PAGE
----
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The ABCs Of Politicians

Even in zoos, donkeys and elephants turn their backs on their parties.
Even in zoos, donkeys and elephants turn their backs on their parties.

A. First, politicians began omitting their party affiliations on campaign literature and websites. Politics "is a dirty word," says David King, a lecturer on public policy at Harvard's Kennedy School of Government. King told the MetroWest Daily News: "Why would you want to put it right out there; why would you sell a shirt with a stain on it? You need to appeal on other terms by downplaying partisanship."

Then politicians started hiding the fact that they were incumbents — so as not to be saddled with present conditions. In June, the bipartisan watchdog group California Forward reported that "at least 10 sitting California state lawmakers running for re-election or new seats avoided disclosing their political office on the ballot by, instead, self-identifying as small business owners, farmers, or physicians."

B. Now comes word that some politicians are opting out of their party's respective national conventions. The Hill reports that more than a half-dozen incumbent Democrats will eschew Charlotte, and a couple of Republicans will give Tampa a pass. The candidates could be trying to create distance between themselves and their baggage-laden political parties. Or they might just want to focus on campaigning at home. Regardless, they will not be in the group photos from the conventions that will inevitably be posted on the Internet.

C. Because any commitment to a party or a cause these days is a call for partisan attacks, candidates are skittish. "There are two factors at work," says Julian Zelizer, a presidential historian at Princeton University. "First, the standing of both parties is shaky. Democrats are nervous about tying themselves to [President] Obama, whose approval ratings are weak, and Republicans don't want to be connected to the congressional GOP, which remains highly unpopular. Second, there is still a strong anti-Washington, anti-incumbent mood in the air — so no party wants to be seen as too close to any establishment. Even their own."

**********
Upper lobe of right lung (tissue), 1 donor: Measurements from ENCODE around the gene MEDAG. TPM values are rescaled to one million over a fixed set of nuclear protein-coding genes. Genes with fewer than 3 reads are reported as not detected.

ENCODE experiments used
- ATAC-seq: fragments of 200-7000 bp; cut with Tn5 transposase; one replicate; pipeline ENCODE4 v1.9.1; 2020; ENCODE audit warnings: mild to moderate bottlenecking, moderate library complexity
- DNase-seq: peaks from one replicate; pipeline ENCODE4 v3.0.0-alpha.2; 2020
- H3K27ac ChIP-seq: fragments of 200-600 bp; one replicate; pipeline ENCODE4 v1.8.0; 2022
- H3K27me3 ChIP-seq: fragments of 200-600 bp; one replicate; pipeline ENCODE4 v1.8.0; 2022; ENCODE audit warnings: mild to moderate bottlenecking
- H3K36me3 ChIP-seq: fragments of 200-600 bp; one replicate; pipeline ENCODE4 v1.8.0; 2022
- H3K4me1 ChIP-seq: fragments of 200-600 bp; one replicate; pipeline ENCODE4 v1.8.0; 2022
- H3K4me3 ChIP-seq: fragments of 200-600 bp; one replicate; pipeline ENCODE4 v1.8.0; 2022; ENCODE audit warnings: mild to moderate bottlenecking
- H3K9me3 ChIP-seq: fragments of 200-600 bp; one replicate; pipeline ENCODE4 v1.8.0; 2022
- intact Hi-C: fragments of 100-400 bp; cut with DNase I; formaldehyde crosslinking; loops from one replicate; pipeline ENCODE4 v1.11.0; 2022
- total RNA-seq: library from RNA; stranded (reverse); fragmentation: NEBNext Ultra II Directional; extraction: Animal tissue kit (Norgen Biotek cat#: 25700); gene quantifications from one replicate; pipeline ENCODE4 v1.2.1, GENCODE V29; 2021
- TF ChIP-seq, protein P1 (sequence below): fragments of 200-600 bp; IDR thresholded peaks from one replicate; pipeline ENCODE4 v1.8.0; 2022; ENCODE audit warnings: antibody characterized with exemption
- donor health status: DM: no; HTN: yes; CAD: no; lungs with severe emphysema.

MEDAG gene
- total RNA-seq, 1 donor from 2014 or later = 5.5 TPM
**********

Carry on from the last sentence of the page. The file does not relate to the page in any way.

The result: Politicians may soon be reduced to telling the bare minimum about their preferences and predilections. The incumbent president's bio, for instance, is a vast minefield of potential criticism. So how could he identify himself to avoid the barrage? Barack Obama. Lives with wife, Michelle, and two daughters. In a house. That's white.

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Linton Weeks joined NPR in the summer of 2008, as its national correspondent for Digital News. He immediately hit the campaign trail, covering the Democratic and Republican National Conventions; fact-checking the debates; and exploring the candidates, the issues and the electorate.
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